When the user wants to logon to role system 100, initially, role system 100 requests an identification from the user to determine what role is assigned to the user. Also further roles can be assigned to the user, when the user needs access to further application services that do not have representations in the user's first role . Once the roles are determined, system 100 launches for the user the application services 301-305 through application service representations 101-105 or 104-105 only, depending on the user's assignment to either first role 110 or second role 150, respectively.

The term “launch” means to trigger the execution of a requested application service. This can be done either with or without additional interaction by the user. In case of interaction, system 100 optionally offers the user graphical representations (like icons, text on the screen) of application services 301-307. The user selects one of the graphical representations and the corresponding application service is launched in the corresponding application system. The order of the graphical representations is not limiting the scope of the invention; however, optionally, the order can be pre-defined, for example, to show the graphical representations in the same order as the corresponding application services need to be executed within a business process.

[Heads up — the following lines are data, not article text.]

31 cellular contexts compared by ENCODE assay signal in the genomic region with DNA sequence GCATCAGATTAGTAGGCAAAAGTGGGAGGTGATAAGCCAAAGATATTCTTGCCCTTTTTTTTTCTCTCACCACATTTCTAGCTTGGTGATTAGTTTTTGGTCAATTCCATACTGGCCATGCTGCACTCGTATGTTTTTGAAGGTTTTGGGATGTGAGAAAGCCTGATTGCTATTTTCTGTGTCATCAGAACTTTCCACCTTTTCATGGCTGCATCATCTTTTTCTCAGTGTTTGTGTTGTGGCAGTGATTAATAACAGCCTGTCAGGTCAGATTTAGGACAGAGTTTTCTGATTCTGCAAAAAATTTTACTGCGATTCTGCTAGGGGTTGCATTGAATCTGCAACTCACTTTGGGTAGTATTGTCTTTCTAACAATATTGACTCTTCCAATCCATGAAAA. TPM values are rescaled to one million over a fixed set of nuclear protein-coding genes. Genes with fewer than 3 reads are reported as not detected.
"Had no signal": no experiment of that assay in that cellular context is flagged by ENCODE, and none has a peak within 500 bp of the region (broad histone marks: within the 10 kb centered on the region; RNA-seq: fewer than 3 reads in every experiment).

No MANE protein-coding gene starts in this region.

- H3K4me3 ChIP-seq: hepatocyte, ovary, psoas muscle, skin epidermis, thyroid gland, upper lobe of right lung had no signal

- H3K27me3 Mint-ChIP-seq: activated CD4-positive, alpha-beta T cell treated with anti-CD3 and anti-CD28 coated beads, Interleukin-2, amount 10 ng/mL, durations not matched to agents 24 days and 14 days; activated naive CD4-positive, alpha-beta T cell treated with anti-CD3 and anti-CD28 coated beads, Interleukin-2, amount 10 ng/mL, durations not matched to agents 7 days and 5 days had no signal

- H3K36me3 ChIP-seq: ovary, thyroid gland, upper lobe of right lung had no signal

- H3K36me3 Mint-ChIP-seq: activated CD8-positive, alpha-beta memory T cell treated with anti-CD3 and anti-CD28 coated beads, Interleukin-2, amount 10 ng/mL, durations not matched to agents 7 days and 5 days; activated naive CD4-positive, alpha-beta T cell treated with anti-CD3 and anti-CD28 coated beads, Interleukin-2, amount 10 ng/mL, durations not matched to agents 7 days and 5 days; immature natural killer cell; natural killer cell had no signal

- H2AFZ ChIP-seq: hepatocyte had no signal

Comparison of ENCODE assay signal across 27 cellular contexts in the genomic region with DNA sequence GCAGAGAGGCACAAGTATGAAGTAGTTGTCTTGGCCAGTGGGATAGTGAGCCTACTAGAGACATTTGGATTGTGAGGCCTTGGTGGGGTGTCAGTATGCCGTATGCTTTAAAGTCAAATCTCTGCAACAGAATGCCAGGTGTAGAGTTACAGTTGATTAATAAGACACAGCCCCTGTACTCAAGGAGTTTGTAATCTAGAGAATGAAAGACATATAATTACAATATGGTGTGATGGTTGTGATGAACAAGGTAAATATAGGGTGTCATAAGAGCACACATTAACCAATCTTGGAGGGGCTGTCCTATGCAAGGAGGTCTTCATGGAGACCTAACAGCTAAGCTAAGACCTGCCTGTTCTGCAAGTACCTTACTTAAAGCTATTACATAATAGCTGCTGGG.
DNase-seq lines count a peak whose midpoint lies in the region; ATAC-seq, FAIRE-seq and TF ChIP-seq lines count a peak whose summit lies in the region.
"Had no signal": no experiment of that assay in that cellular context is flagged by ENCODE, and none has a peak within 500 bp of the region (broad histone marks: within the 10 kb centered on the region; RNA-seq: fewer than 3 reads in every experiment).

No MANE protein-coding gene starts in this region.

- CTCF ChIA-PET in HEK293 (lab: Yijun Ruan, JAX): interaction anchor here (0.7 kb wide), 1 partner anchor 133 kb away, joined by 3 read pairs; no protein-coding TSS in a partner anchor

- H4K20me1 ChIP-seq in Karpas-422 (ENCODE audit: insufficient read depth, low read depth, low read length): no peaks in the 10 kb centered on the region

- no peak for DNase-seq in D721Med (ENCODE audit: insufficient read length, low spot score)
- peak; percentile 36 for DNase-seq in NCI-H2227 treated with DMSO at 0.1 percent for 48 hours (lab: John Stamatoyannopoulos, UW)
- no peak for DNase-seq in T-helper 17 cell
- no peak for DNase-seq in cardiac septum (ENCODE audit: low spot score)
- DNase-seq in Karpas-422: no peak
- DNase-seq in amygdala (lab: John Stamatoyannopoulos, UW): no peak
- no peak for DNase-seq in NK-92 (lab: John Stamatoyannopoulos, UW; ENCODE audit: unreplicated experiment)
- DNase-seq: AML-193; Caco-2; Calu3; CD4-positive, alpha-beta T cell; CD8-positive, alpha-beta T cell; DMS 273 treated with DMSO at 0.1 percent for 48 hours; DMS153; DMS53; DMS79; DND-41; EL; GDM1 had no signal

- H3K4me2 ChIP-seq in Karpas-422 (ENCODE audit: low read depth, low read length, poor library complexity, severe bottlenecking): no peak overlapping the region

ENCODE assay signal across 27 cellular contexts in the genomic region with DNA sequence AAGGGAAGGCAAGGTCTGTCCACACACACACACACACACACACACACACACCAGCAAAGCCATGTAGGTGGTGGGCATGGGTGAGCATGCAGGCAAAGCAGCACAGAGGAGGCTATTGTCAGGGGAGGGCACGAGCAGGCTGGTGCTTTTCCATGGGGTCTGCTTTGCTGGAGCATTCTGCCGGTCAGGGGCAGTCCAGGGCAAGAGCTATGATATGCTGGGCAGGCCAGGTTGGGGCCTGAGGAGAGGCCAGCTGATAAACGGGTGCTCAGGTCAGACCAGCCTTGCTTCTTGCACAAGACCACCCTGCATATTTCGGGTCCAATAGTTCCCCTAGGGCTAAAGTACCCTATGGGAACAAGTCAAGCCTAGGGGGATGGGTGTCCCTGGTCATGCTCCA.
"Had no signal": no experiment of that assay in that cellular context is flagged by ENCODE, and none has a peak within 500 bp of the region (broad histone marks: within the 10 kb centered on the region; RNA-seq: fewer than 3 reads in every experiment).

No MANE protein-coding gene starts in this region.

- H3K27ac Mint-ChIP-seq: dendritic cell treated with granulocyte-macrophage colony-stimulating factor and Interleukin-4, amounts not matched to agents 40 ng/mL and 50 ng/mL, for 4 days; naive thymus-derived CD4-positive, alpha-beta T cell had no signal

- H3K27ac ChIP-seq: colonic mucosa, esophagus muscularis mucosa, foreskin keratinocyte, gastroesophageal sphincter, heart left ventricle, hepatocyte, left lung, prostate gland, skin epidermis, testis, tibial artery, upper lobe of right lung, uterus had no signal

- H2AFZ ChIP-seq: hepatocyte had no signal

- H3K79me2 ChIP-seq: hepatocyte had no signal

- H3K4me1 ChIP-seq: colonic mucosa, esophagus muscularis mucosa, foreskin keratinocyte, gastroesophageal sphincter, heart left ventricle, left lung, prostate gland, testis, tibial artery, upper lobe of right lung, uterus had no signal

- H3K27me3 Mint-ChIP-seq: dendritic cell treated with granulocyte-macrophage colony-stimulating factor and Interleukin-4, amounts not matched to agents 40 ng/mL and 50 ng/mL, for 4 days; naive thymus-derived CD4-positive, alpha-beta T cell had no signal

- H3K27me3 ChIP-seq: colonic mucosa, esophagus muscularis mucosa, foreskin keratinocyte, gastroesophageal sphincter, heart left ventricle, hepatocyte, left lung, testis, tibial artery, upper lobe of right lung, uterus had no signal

FIG. 3 illustrates a second operating state of role system 100 according to the present invention, where roles 110 and 150 (cf. FIG. 2) are modified during the operation of system 100 (cf. method 400 in FIG. 4) because, for example, a business process that was changed in the organization now requires the adjustment of roles according to the changes. For simplicity of explanation, it is assumed that additional representations of application services (106 and 107) are assigned (106-2, 107-2) to role 150. Persons of skill in the art can apply modification of roles as described in the present invention also when representations of application services are removed or replaced from a role.

Elements of role system 100 that facilitate role modifications according to method 400 described in FIG. 4 are illustrated in FIG. 3: a delta generator 113 receives modification data from first role 110 through connection 120.

The modification data are compared with rules stored in rule database 118 that is connected 119 to delta generator 113. It is not limiting for the invention that rule data base 118 is not part of role system 100 (as shown in FIG. 3). Delta generator 113 creates delta list 112 assigned to reference 111 through connection 199. Interrogator 115 also receives modification data form first role 110 through connection 120 and updates delta list 112 through connection 129. Details are explained under FIGS. 4-9.